Politicians represent us in making laws so that we don't all have to trot down to the town square daily to vote on everything.
If a proposed law is objectionable, we can lobby MPs about it. Historically, this system has served us tolerably well. However, our democratic rights are gradually being eaten away.
Public 'servants' write legislation and, increasingly, they defer much of the detail to regulations. Unlike legislation, regulations are not automatically debated in parliament. Instead, they are simply tabled and require a disallowance motion to defeat them. This makes them much harder for citizens to influence.
Worse still, in designing regulations, the public service defers detail to policy which is routinely changed by bureaucrats without reference to parliament.
In this way, bureaucrats are gradually writing themselves more power even though they represent no one and can never be voted out. They are eroding democracy.
In theory, there are 'checks and balances'. In practice, when bureaucrats have spent up to two years developing legislation or regulation, they are extremely reluctant to change it.
There are guidelines that must be followed, but bureaucrats are adept at meeting requirements in a minimal way e.g. meeting with stakeholders ticks the consultation box, but does not necessarily mean stakeholders have real input.
Public submissions are taken but if submissions are heavily against the proposal, departments can report that there was good public engagement and dismiss objections as 'unrepresentative'. Likewise, Regulatory Impact Statements can cherry-pick research and data to favour the outcome chosen by the bureaucracy. Submissions are then 'considered' before final (usually minor) adjustments are made and the regulations are tabled in parliament.
To illustrate how this works, here is an example from my own community:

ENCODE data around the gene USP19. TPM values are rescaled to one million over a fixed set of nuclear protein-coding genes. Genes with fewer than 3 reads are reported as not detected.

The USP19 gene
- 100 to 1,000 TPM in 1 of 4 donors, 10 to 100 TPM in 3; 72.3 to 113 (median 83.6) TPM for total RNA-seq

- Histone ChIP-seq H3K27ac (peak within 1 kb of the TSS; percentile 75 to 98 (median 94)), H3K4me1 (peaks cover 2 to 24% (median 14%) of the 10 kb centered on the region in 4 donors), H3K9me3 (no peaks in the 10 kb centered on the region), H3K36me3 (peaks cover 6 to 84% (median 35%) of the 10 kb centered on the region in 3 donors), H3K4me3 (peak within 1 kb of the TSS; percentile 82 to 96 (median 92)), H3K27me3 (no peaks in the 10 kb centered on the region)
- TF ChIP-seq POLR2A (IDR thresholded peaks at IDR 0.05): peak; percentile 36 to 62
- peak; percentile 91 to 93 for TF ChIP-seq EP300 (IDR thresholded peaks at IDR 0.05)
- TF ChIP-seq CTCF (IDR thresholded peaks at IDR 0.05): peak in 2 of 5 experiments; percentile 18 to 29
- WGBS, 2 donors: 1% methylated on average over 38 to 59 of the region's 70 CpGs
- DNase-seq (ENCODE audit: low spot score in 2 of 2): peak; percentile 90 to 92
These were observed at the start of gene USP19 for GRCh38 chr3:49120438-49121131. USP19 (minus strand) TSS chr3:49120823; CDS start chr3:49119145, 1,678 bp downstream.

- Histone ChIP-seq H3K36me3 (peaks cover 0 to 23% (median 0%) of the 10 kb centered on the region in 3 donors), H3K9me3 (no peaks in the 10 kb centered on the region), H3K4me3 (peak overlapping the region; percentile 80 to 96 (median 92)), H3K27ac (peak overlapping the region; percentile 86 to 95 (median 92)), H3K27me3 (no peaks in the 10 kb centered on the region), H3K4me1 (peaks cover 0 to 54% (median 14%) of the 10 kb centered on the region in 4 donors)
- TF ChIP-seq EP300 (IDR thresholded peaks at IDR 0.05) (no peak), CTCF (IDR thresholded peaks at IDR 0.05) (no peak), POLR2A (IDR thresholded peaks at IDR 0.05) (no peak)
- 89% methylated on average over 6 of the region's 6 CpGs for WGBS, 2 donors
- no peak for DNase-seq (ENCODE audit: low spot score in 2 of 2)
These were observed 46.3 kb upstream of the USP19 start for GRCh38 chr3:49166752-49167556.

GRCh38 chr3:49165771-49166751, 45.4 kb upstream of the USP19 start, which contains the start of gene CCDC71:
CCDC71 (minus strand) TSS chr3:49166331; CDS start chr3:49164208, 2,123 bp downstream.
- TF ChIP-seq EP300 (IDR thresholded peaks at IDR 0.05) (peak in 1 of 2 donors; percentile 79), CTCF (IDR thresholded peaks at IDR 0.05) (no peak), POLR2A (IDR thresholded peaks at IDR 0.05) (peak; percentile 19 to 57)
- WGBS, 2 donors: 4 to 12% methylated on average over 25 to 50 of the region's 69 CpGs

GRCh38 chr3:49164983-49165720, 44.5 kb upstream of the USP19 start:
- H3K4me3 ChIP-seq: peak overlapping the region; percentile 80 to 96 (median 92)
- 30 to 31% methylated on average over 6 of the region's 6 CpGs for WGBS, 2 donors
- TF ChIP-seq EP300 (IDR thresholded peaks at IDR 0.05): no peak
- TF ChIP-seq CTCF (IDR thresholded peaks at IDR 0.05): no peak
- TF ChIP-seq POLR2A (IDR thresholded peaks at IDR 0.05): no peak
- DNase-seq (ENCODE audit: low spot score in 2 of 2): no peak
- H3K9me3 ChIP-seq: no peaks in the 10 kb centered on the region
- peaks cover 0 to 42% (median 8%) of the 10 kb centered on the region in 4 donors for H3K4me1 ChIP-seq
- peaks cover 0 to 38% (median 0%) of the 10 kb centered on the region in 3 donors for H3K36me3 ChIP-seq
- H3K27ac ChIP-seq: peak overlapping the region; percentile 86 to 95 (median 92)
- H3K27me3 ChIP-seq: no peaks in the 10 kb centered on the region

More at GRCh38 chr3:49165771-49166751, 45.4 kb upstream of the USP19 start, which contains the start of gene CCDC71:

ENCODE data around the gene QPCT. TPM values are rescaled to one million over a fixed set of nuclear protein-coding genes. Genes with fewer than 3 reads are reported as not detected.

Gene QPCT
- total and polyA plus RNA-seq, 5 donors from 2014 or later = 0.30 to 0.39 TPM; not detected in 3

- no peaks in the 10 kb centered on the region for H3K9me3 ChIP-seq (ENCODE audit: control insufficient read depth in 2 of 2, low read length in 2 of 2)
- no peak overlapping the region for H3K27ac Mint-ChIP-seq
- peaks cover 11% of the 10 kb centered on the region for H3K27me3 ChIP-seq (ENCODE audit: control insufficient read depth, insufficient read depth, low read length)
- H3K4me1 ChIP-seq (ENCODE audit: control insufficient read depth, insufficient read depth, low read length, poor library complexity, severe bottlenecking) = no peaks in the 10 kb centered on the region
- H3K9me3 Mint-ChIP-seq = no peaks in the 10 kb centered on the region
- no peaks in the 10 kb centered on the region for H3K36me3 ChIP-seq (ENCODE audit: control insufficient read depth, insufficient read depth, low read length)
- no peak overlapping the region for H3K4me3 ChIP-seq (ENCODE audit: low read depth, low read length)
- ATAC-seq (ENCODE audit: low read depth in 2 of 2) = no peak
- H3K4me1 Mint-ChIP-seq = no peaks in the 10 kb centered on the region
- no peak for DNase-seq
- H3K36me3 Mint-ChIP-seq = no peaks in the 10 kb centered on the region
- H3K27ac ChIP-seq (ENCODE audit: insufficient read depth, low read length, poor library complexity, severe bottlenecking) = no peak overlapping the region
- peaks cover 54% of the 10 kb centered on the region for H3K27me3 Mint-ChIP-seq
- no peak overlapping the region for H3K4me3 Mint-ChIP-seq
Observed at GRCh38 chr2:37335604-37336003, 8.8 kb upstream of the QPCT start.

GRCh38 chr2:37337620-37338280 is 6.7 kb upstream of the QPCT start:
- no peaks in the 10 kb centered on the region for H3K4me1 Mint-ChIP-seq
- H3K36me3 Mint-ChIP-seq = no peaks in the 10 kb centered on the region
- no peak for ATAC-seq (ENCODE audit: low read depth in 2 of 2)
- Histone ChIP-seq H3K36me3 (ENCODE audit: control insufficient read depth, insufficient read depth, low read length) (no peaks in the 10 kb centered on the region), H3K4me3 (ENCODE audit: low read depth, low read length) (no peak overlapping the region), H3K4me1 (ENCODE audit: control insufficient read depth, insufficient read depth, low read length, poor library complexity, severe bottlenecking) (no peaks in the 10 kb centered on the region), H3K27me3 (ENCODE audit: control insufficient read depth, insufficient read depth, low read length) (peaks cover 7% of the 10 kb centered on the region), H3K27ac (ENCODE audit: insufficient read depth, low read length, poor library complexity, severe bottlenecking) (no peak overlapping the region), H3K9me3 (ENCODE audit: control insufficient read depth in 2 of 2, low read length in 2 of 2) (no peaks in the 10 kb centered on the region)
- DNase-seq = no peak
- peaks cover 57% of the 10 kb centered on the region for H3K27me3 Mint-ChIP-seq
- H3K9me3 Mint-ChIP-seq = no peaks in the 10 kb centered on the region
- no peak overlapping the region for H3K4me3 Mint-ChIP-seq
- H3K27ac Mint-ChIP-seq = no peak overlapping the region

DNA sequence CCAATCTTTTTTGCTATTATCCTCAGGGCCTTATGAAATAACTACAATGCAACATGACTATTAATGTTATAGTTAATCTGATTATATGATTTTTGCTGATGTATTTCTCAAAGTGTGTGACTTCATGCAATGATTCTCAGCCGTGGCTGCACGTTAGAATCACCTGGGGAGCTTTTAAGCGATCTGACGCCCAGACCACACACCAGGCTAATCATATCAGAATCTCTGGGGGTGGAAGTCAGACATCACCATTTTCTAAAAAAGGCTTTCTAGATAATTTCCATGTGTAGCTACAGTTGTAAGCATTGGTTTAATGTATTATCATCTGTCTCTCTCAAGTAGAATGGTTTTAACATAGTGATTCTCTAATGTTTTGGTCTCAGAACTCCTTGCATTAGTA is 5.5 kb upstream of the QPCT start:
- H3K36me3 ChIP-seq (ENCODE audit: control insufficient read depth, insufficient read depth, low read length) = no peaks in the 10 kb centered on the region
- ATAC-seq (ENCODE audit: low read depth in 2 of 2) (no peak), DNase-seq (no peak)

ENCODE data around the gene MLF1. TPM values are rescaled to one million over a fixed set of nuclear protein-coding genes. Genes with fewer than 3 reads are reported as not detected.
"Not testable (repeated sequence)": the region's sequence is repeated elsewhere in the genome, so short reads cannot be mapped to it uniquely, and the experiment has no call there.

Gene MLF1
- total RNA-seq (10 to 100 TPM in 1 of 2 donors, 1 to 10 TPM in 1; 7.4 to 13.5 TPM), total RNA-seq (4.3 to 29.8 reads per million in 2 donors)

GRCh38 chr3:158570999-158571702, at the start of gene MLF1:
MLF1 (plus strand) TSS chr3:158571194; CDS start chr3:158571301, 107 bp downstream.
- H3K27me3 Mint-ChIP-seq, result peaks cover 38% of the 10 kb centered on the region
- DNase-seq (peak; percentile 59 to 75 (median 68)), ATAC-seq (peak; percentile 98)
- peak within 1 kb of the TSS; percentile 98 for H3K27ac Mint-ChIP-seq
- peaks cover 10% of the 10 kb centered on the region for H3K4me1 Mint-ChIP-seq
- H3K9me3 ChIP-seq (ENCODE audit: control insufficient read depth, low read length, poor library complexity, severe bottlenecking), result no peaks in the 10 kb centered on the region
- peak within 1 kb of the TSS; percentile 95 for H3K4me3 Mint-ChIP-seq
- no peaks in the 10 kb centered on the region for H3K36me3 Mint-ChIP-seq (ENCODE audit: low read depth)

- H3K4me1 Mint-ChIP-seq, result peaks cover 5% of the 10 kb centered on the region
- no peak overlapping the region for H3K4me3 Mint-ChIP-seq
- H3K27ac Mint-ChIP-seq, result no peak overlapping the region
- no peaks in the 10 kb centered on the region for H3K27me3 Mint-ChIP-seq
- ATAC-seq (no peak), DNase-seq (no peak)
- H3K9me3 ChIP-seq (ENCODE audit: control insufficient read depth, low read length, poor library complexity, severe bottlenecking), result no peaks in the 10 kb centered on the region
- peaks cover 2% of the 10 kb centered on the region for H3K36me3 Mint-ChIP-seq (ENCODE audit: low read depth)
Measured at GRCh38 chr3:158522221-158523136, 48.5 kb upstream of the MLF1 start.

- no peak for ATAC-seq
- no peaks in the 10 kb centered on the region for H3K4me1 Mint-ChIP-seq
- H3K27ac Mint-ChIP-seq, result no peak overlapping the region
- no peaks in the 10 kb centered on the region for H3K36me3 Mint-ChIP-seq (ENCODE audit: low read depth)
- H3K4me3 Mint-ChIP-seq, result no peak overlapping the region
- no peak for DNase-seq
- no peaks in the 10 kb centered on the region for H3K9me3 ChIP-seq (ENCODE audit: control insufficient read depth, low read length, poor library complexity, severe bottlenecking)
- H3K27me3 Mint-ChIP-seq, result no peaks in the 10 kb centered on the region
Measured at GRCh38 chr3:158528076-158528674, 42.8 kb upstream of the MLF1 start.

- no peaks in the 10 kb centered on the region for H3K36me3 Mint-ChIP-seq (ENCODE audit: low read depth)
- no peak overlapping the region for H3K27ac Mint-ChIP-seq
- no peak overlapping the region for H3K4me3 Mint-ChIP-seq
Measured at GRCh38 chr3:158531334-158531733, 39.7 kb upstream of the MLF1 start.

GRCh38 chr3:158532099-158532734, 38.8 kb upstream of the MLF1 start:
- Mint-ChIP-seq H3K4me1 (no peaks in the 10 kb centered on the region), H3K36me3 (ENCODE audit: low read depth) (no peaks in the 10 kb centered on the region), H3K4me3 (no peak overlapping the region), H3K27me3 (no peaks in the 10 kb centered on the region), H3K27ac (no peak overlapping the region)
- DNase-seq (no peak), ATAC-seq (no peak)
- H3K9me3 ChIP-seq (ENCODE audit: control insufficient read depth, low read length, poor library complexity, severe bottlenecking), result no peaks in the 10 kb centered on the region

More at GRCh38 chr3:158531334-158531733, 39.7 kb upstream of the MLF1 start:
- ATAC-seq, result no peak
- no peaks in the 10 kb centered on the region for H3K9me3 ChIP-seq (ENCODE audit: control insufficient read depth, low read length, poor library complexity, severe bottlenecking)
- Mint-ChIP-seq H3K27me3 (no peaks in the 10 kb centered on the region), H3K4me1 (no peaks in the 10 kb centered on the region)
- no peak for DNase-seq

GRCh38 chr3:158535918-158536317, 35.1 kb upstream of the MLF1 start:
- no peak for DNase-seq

Up until 2006, Victorian law required home schoolers to be able to prove, in a court of law, that they were educating their children. This balanced a parent's right to choose an education against the state's obligation to ensure the child was educated.
With the passage of the Education and Training Reform Act 2006, this changed to an obligation to register and comply with regulations. Home educators saw this as problematic and lobbied hard. We were all prepared to demonstrate that we were educating our children, what we didn't want was to meet arbitrary requirements set by the very system we wished to differ from, requirements we suspected would be more about paperwork than education.
However, in 2006 the government had a clear majority and the law passed. Home educators believe the significant parliamentary scrutiny of the Act they caused influenced the government to release reasonable regulations.
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Susan Wight is a Victorian mother who, together with her
husband, home educated her three children who are all now well-educated adults.
She is the coordinator of the Home Education Network and editor and a
regular writer for the network’s magazine, Otherways.